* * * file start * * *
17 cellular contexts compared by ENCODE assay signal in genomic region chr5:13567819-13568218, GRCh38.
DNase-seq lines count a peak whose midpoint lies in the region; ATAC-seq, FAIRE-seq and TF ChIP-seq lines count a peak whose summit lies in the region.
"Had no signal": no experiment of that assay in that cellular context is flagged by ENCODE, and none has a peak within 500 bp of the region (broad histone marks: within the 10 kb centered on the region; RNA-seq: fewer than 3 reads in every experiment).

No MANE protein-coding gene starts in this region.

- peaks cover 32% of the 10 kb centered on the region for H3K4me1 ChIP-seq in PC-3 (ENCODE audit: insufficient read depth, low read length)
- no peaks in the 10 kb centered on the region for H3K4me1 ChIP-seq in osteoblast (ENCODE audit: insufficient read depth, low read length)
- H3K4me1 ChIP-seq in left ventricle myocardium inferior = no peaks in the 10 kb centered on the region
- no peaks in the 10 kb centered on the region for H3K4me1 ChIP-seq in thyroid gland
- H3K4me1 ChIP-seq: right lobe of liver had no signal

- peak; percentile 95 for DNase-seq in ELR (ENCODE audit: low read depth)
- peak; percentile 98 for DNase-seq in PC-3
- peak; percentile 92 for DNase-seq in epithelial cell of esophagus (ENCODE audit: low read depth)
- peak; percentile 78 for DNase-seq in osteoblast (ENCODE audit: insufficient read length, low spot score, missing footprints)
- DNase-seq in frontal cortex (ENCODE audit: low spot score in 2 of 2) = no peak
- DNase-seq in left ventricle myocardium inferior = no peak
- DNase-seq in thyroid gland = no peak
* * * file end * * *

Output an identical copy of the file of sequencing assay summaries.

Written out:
17 cellular contexts compared by ENCODE assay signal in genomic region chr5:13567819-13568218, GRCh38.
DNase-seq lines count a peak whose midpoint lies in the region; ATAC-seq, FAIRE-seq and TF ChIP-seq lines count a peak whose summit lies in the region.
"Had no signal": no experiment of that assay in that cellular context is flagged by ENCODE, and none has a peak within 500 bp of the region (broad histone marks: within the 10 kb centered on the region; RNA-seq: fewer than 3 reads in every experiment).

No MANE protein-coding gene starts in this region.

- peaks cover 32% of the 10 kb centered on the region for H3K4me1 ChIP-seq in PC-3 (ENCODE audit: insufficient read depth, low read length)
- no peaks in the 10 kb centered on the region for H3K4me1 ChIP-seq in osteoblast (ENCODE audit: insufficient read depth, low read length)
- H3K4me1 ChIP-seq in left ventricle myocardium inferior = no peaks in the 10 kb centered on the region
- no peaks in the 10 kb centered on the region for H3K4me1 ChIP-seq in thyroid gland
- H3K4me1 ChIP-seq: right lobe of liver had no signal

- peak; percentile 95 for DNase-seq in ELR (ENCODE audit: low read depth)
- peak; percentile 98 for DNase-seq in PC-3
- peak; percentile 92 for DNase-seq in epithelial cell of esophagus (ENCODE audit: low read depth)
- peak; percentile 78 for DNase-seq in osteoblast (ENCODE audit: insufficient read length, low spot score, missing footprints)
- DNase-seq in frontal cortex (ENCODE audit: low spot score in 2 of 2) = no peak
- DNase-seq in left ventricle myocardium inferior = no peak
- DNase-seq in thyroid gland = no peak